La Ceiba features a trade-wind tropical rainforest climate (Köppen Af), with substantial rainfall throughout the course of the year, though due to the northerly aspect there is a peak between October and February when the trade winds are strongest and extreme orographic rainfalls occur. The average annual rainfall is about 3,200 millimetres (130 in), making it one of the wettest cities in Central America, second only to Colón, Panama among urbanised areas with more than 100,000 people.

Climate data for La Ceiba, Honduras (Golosón International Airport) 1970–1990, extremes 1965–present
Month Jan Feb Mar Apr May Jun Jul Aug Sep Oct Nov Dec Year
Record high °C (°F) 32.8
Average high °C (°F) 27.0
Daily mean °C (°F) 23.8
Average low °C (°F) 18.4
Record low °C (°F) 13.2
Average rainfall mm (inches) 305.2
Average rainy days (≥ 1.0 mm) 11 8 6 6 4 10 11 13 12 14 13 12 118
Average relative humidity (%) 81 83 82 80 79 80 80 80 78 79 84 80 82
Mean monthly sunshine hours 170.5 192.1 217.0 234.0 213.9 192.0 201.5 217.0 174.0 151.9 144.0 151.9 2,259.8
Mean daily sunshine hours 5.5 6.8 7.0 7.8 6.9 6.4 6.5 7.0 5.8 4.9 4.8 4.9 6.2
Source #1: NOAA[3]
Source #2: Deutscher Wetterdienst (sun and humidity)[4] Meteo Climat (record highs and lows)[5]


Among Honduran cities, La Ceiba is the second most important port town after Puerto Cortés. Its economy is made up of mostly commerce and agriculture. Pineapple is the city's major export. Its largest producer is the Standard Fruit Company, a subsidiary of the Dole Food Company, which operates throughout northern Honduras and is based in La Ceiba. Tourism also plays a large role in the city's economy (see below). Since its development in the late 20th century, the La Ceiba seaport has played an ever-increasing role in the economy of the city. Currently, this port represents a vital economic artery to La Ceiba's growing tourist industry. Additionally, the La Ceiba sea port is home to one of the finest boatyards in the north west Caribbean (According to "Western Caribbean Cruising Guidebook"). Known as the La Ceiba Shipyard, this company offers a complete group of marine services for all types of seagoing vessels.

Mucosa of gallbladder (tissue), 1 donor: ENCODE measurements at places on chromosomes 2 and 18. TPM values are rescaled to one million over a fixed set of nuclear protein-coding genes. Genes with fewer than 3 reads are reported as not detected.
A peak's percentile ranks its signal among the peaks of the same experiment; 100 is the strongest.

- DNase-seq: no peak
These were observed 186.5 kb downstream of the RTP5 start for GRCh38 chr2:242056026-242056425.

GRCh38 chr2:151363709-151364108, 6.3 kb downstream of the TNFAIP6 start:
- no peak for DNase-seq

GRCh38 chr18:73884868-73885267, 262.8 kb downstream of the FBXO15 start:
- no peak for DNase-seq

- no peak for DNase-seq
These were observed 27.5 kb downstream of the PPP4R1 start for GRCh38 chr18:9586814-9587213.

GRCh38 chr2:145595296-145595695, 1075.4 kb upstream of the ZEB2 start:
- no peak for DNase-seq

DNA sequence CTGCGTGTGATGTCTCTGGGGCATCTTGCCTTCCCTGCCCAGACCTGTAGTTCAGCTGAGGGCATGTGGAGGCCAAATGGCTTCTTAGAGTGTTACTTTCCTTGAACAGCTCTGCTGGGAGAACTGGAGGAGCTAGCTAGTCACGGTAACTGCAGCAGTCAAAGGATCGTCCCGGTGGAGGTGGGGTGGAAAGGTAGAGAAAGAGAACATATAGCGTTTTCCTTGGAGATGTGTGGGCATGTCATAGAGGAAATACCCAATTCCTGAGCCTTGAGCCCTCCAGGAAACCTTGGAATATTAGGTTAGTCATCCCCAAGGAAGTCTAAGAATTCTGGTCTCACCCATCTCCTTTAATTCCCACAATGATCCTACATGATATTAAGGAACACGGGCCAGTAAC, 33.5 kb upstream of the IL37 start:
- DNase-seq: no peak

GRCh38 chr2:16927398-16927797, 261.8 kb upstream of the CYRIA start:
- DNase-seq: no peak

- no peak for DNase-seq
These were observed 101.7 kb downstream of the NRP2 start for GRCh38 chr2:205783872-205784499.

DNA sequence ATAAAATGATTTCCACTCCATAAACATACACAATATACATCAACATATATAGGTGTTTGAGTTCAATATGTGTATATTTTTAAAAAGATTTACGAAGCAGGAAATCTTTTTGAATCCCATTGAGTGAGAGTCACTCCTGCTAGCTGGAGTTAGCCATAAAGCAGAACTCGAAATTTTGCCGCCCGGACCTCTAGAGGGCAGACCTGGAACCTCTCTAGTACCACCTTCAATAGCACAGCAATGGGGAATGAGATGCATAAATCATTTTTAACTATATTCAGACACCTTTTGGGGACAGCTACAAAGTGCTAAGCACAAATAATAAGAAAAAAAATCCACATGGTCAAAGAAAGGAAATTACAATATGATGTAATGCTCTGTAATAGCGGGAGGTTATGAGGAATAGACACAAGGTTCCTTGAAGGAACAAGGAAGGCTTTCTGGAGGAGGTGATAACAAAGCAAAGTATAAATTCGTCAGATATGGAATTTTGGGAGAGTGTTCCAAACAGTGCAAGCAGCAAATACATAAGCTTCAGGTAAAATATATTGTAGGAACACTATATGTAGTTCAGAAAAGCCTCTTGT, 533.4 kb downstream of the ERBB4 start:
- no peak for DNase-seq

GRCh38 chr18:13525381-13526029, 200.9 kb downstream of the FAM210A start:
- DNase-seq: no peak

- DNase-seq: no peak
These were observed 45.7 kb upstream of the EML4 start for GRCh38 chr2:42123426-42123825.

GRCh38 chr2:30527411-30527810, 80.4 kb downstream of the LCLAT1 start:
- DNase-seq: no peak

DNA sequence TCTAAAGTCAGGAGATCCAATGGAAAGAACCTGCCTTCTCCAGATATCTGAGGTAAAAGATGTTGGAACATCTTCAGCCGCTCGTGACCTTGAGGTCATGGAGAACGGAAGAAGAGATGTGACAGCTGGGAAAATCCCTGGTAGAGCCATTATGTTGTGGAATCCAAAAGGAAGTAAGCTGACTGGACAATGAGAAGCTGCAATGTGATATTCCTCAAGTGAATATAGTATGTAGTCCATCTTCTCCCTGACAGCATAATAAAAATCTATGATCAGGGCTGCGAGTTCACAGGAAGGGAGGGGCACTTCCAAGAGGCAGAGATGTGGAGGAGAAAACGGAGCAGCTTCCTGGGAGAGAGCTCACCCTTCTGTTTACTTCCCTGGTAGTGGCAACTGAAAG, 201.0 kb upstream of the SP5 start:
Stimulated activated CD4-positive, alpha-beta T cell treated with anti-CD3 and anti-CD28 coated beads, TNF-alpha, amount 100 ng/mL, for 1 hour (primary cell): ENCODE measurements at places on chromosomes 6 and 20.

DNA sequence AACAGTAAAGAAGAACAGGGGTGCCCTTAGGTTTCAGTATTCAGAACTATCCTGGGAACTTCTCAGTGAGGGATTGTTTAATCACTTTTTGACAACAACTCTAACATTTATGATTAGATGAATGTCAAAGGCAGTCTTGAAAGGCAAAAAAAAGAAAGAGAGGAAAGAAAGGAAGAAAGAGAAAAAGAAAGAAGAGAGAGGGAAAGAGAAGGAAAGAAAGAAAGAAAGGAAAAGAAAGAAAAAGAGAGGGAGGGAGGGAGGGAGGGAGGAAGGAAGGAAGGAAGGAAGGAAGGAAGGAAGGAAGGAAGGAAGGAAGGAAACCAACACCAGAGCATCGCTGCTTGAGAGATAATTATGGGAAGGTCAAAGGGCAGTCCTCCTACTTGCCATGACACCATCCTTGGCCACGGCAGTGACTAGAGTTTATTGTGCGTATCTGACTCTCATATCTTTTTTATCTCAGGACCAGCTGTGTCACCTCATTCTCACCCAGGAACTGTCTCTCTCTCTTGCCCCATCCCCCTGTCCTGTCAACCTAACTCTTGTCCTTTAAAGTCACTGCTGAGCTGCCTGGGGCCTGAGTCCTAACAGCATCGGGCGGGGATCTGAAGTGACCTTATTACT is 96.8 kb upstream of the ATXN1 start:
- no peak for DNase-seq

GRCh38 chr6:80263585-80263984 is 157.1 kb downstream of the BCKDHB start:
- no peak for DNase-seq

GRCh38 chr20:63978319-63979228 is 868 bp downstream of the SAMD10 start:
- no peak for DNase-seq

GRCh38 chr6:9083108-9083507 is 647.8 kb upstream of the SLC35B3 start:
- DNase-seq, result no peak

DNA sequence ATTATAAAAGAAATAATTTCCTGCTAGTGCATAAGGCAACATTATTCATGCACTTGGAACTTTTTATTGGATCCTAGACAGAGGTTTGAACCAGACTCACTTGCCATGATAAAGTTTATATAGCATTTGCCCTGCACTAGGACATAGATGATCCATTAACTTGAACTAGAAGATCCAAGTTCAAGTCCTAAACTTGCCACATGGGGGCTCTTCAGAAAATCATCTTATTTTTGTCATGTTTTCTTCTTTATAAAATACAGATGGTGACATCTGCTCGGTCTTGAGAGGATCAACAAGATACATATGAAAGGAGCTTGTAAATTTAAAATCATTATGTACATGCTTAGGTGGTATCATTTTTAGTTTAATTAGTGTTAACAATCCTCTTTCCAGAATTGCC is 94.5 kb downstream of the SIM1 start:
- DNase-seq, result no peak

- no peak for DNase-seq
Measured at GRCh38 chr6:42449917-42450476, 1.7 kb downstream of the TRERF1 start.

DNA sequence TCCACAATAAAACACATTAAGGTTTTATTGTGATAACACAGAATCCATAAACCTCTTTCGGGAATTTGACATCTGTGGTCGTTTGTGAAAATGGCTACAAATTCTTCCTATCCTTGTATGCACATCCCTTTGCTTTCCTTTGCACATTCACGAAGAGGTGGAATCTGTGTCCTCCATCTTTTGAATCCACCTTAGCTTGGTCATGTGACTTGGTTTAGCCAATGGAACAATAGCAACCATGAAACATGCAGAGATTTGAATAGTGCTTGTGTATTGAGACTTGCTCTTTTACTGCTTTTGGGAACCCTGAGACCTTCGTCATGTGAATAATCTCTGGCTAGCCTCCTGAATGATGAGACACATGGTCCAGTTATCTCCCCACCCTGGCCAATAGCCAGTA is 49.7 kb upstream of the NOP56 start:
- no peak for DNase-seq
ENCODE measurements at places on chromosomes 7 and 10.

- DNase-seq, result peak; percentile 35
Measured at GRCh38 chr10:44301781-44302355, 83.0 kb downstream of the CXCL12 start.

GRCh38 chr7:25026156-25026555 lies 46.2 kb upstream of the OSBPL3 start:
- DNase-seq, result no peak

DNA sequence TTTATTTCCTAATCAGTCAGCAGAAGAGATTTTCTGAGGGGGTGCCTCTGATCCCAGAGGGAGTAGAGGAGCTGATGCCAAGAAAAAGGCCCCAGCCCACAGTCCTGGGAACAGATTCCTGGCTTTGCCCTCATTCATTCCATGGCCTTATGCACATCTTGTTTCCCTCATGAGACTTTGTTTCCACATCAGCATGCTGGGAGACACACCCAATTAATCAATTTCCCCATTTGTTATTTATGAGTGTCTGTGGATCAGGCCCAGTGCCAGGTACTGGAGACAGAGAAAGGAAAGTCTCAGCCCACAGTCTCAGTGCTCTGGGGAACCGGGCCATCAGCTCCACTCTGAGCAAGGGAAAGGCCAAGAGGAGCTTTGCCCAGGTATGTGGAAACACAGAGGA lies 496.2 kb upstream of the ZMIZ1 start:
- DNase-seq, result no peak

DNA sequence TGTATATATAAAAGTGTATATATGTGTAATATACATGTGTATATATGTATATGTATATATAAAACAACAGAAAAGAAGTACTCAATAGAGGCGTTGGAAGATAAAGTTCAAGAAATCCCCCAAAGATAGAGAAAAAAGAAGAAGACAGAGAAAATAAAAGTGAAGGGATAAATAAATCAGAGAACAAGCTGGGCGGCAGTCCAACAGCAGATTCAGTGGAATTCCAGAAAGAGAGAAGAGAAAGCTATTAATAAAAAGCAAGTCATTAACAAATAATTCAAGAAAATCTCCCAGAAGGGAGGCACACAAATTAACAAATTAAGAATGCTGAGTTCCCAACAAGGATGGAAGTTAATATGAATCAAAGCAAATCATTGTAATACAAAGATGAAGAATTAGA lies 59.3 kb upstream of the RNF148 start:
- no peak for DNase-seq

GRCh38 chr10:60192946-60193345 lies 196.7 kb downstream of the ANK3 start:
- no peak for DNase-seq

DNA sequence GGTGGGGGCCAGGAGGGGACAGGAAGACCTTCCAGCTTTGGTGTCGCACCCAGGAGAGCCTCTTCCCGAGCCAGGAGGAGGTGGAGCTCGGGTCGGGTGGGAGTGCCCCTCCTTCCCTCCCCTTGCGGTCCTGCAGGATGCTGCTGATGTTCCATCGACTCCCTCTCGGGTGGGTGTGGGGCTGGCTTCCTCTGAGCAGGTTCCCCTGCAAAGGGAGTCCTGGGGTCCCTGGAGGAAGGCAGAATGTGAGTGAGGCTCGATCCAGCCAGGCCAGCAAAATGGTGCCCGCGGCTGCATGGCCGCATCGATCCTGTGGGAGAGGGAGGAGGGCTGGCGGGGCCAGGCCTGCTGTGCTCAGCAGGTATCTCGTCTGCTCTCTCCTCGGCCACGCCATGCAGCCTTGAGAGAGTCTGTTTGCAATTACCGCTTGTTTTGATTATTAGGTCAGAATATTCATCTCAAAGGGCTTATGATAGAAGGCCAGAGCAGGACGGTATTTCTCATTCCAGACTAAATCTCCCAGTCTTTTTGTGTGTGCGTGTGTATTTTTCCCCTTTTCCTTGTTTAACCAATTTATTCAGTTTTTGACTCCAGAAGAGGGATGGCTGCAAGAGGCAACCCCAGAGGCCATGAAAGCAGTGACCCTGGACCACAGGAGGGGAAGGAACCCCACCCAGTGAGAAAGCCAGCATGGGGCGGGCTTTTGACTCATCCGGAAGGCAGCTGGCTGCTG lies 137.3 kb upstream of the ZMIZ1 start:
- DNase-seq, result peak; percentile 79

La Ceiba is home to many public schools, among the largest is Escuela Francisco Morazán along Avenida San Isidro, which is considered the main street of the city. Instituto Manuel Bonilla is the largest public High School in the City with over 5,000 registered students.

There are also many private schools in La Ceiba. It is also home to many other private bilingual education schools, which offer education in both Spanish and English. Most of these offer a Honduran Bachillerato Diploma (equivalent of High school diploma), while Mazapan School offers a US accredited High School diploma as well. These schools usually offer grades 1 – 11/12 with some offering pre-school education.

The first university in the city was the Centro Universitario Regional del Litoral Atlántico (often called CURLA), which is a Public university run by the larger Universidad Nacional Autonoma de Honduras (UNAH). The first private university to open in the city was Universidad Tecnológica de Honduras(UTH), which opened in 1995. At the time the college only offered night classes, using the classrooms in a local private high school. In 2002 the college built their own campus. 2002 also marked the opening of the Universidad Católica de Honduras, run by the Catholic church. Additionally, development of a new campus in La Ceiba for the Universidad Tecnológica Centroamericana – UNITEC is currently under way as of 2008.


La Ceiba has long been known as the tourism capital of Honduras, due to its proximity to the beach, active night life, and a variety of parks and recreational areas in and around the city. Another factor contributing to the city's tourism is the city port which provides ferry services to the Bay Islands/Islas de la Bahia in the Caribbean. Ferries from this port offer daily service to the main islands of Útila and Roatán.